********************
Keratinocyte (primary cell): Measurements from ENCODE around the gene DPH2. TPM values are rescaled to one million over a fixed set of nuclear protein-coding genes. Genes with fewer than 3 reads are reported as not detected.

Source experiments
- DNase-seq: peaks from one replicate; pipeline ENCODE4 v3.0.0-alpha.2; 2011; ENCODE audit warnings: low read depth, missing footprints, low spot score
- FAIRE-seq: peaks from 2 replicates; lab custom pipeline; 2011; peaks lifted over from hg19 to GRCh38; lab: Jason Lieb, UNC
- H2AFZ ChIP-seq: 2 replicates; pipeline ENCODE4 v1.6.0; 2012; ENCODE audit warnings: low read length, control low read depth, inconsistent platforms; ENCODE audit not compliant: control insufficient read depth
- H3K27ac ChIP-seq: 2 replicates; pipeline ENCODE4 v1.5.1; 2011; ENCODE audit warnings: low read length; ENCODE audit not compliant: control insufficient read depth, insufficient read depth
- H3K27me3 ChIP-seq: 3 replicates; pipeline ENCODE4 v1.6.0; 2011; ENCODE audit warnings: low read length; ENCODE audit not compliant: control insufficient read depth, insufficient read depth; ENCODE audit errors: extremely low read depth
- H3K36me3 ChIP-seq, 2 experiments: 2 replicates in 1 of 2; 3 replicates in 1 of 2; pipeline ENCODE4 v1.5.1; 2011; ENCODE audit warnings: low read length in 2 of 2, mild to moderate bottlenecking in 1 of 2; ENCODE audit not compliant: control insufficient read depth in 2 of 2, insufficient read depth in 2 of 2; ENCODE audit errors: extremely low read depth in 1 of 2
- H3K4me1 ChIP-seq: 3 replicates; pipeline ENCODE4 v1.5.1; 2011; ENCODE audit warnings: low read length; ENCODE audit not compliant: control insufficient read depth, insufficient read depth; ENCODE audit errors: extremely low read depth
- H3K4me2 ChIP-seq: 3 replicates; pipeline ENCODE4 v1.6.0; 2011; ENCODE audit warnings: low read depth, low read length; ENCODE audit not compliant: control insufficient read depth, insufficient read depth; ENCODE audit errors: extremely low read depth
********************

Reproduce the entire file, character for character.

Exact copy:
Keratinocyte (primary cell): Measurements from ENCODE around the gene DPH2. TPM values are rescaled to one million over a fixed set of nuclear protein-coding genes. Genes with fewer than 3 reads are reported as not detected.

Source experiments
- DNase-seq: peaks from one replicate; pipeline ENCODE4 v3.0.0-alpha.2; 2011; ENCODE audit warnings: low read depth, missing footprints, low spot score
- FAIRE-seq: peaks from 2 replicates; lab custom pipeline; 2011; peaks lifted over from hg19 to GRCh38; lab: Jason Lieb, UNC
- H2AFZ ChIP-seq: 2 replicates; pipeline ENCODE4 v1.6.0; 2012; ENCODE audit warnings: low read length, control low read depth, inconsistent platforms; ENCODE audit not compliant: control insufficient read depth
- H3K27ac ChIP-seq: 2 replicates; pipeline ENCODE4 v1.5.1; 2011; ENCODE audit warnings: low read length; ENCODE audit not compliant: control insufficient read depth, insufficient read depth
- H3K27me3 ChIP-seq: 3 replicates; pipeline ENCODE4 v1.6.0; 2011; ENCODE audit warnings: low read length; ENCODE audit not compliant: control insufficient read depth, insufficient read depth; ENCODE audit errors: extremely low read depth
- H3K36me3 ChIP-seq, 2 experiments: 2 replicates in 1 of 2; 3 replicates in 1 of 2; pipeline ENCODE4 v1.5.1; 2011; ENCODE audit warnings: low read length in 2 of 2, mild to moderate bottlenecking in 1 of 2; ENCODE audit not compliant: control insufficient read depth in 2 of 2, insufficient read depth in 2 of 2; ENCODE audit errors: extremely low read depth in 1 of 2
- H3K4me1 ChIP-seq: 3 replicates; pipeline ENCODE4 v1.5.1; 2011; ENCODE audit warnings: low read length; ENCODE audit not compliant: control insufficient read depth, insufficient read depth; ENCODE audit errors: extremely low read depth
- H3K4me2 ChIP-seq: 3 replicates; pipeline ENCODE4 v1.6.0; 2011; ENCODE audit warnings: low read depth, low read length; ENCODE audit not compliant: control insufficient read depth, insufficient read depth; ENCODE audit errors: extremely low read depth